Texas Attorney General Ken Paxton (R) said in a nonbinding legal opinion Monday that the Texas Behavioral Health Executive Council cannot forbid social workers from discrimination on the bases of sexual orientation or disability.
The Texas Behavioral Health Executive Council (BHEC) is responsible for the regulation of behavioral health services and social work practice in the state. The council has been attempting to address questions over its code of conduct since October last year when it unanimously voted to reverse another unanimous decision that removed protections for LGBTQ and disabled clients made two weeks prior.
The board also voted to seek an opinion from Texas Attorney General’s office about the legality of its rule change. Months later, Paxton revealed that he believed that the board was authorized by the Legislature to punish social workers who refused work with clients based on aspects of identity like age, race and religion—but not their disability status, sexual orientation or gender identity. He argued that there are no higher authority for the board’s protections, given that state law does not prohibit discrimination based on sexual orientation or gender identity.
Paxton also appealed to the First Amendment rights and described “religious and philosophical objections to categories of sexual orientation,” as “protected views.”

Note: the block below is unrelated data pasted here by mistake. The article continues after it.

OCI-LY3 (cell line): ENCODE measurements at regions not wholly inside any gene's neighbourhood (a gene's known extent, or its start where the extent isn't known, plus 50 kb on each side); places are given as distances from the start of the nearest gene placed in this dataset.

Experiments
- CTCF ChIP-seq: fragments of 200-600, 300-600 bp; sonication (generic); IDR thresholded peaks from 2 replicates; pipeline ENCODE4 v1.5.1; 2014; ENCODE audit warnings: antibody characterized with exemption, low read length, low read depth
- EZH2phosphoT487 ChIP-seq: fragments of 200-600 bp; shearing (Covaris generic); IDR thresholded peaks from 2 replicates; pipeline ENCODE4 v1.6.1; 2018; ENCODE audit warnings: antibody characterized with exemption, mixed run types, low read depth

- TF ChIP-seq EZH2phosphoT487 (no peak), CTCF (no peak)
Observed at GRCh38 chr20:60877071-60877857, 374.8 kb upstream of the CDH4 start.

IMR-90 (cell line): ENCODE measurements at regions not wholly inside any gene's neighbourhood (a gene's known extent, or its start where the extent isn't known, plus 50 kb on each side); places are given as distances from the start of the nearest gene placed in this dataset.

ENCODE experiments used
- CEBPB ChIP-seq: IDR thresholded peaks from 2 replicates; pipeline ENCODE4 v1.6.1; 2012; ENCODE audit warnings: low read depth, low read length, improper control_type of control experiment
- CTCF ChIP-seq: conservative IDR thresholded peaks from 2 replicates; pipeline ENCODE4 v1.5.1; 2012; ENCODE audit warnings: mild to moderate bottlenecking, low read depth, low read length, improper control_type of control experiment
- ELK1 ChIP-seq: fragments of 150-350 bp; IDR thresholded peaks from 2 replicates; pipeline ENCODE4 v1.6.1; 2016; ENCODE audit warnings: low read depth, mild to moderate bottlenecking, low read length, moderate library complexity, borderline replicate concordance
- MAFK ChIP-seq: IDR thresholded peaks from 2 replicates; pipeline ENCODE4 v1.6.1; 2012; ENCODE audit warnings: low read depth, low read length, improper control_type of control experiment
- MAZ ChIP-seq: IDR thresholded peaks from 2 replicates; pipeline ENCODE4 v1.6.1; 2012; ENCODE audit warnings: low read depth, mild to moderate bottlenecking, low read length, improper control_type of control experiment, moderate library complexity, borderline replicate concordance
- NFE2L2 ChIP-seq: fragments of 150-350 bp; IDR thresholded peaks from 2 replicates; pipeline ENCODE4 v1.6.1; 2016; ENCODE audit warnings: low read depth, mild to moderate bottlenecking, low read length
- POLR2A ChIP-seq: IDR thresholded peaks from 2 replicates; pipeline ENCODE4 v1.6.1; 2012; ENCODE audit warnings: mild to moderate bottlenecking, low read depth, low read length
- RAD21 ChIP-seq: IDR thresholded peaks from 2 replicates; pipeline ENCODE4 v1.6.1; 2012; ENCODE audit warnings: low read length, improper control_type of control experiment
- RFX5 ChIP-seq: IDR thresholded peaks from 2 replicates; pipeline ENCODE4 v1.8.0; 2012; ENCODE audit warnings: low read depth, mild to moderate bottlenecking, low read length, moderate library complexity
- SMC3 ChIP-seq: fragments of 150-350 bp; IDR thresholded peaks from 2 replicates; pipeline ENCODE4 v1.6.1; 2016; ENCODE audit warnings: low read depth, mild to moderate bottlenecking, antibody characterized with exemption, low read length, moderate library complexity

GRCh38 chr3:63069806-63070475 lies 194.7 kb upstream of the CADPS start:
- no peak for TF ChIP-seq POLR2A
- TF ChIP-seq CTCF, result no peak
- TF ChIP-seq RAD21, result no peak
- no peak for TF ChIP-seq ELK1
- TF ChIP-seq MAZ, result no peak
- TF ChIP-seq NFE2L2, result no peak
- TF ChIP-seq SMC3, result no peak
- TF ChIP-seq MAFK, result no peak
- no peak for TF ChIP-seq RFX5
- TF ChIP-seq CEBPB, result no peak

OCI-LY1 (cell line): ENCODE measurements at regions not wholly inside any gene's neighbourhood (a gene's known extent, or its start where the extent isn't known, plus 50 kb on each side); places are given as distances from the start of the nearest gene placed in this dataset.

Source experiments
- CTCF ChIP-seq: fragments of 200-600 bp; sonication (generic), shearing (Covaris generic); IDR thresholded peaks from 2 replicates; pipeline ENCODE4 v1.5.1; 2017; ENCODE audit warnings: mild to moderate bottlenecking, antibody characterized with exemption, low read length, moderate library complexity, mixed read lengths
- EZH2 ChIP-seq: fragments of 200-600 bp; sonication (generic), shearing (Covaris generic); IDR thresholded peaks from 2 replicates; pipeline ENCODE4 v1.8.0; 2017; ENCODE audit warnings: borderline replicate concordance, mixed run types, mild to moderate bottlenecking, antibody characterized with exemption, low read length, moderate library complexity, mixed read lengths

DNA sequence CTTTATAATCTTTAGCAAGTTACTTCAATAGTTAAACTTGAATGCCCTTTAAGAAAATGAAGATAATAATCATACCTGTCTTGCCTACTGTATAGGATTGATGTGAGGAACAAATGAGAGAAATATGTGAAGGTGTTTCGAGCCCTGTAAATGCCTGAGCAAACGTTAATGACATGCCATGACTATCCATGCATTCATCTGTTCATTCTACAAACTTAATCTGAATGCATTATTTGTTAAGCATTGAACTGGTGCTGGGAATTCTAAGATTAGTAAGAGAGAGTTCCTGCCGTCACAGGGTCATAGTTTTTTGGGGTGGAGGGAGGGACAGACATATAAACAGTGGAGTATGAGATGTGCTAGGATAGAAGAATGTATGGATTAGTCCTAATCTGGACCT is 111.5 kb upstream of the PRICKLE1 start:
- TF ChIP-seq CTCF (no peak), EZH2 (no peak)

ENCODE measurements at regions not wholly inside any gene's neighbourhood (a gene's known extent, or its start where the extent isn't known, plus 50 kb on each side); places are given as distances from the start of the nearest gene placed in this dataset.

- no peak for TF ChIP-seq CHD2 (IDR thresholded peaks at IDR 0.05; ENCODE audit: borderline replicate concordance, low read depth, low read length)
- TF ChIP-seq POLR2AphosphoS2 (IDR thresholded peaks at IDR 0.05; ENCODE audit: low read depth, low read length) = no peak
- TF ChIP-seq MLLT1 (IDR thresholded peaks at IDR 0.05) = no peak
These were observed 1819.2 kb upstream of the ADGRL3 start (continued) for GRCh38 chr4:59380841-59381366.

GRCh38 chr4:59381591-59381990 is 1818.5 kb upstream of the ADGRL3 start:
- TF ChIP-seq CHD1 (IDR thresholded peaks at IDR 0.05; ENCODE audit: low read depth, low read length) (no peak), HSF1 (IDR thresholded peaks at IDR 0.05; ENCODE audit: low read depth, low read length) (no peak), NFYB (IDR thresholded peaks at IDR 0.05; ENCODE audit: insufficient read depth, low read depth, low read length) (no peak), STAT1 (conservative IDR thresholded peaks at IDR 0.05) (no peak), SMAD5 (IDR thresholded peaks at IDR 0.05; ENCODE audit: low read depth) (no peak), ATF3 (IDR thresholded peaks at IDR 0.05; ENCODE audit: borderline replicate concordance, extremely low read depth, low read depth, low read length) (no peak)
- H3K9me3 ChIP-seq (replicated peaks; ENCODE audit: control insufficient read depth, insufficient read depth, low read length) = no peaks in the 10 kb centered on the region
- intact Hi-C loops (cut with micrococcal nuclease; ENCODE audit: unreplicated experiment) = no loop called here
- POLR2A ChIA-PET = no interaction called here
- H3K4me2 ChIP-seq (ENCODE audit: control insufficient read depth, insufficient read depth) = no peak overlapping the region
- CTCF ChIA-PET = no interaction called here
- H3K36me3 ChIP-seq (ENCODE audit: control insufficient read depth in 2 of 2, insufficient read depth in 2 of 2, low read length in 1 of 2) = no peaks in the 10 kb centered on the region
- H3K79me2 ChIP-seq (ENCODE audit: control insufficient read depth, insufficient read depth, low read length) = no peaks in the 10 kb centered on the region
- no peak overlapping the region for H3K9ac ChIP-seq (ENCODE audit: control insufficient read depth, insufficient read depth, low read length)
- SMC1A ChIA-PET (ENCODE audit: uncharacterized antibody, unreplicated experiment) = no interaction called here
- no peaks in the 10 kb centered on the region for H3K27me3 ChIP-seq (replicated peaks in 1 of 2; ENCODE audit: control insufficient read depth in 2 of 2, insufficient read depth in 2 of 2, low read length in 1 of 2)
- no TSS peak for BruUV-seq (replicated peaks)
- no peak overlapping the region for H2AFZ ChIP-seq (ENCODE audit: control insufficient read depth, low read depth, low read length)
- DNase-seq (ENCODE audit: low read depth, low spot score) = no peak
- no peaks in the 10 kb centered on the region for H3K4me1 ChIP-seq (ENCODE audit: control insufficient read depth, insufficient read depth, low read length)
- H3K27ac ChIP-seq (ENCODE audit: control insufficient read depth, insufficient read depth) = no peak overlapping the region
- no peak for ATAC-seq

Though legal opinions from the attorney general do not carry legal authority, the statewide LGBTQ organization Equality Texas said that even a nonbinding opinion from Paxton’s office could harm the fragile protections and would only legitimize “an opinion from an attorney general who has built his career in part on promoting discrimination against LGBTQ+ Texans.”
“We can attest that the October 12 vote and rule change did great harm to the mental health and wellbeing of many LGBTQ and disabled people across Texas,” Ricardo Martinez, CEO of Equality Texas, said in a statement. “A good faith analysis of this issue affirms what is clearly written into state statute: the BHEC has the power to set ethical standards for licensed social workers.”
Will Francis, executive director of the Texas chapter of the National Association of Social Workers, criticized Paxton for “[putting] political agenda in lieu of actually looking into the statutory obligations of the board.”
Francis emphasized that the code of conduct functioned to protect access to services, not First Amendment rights. “They have just opened the door for a social worker to discriminate based on disability, and nothing can be done about him from a licensing standpoint,” he warned. “That’s an incredibly, incredibly dangerous precedent to set.”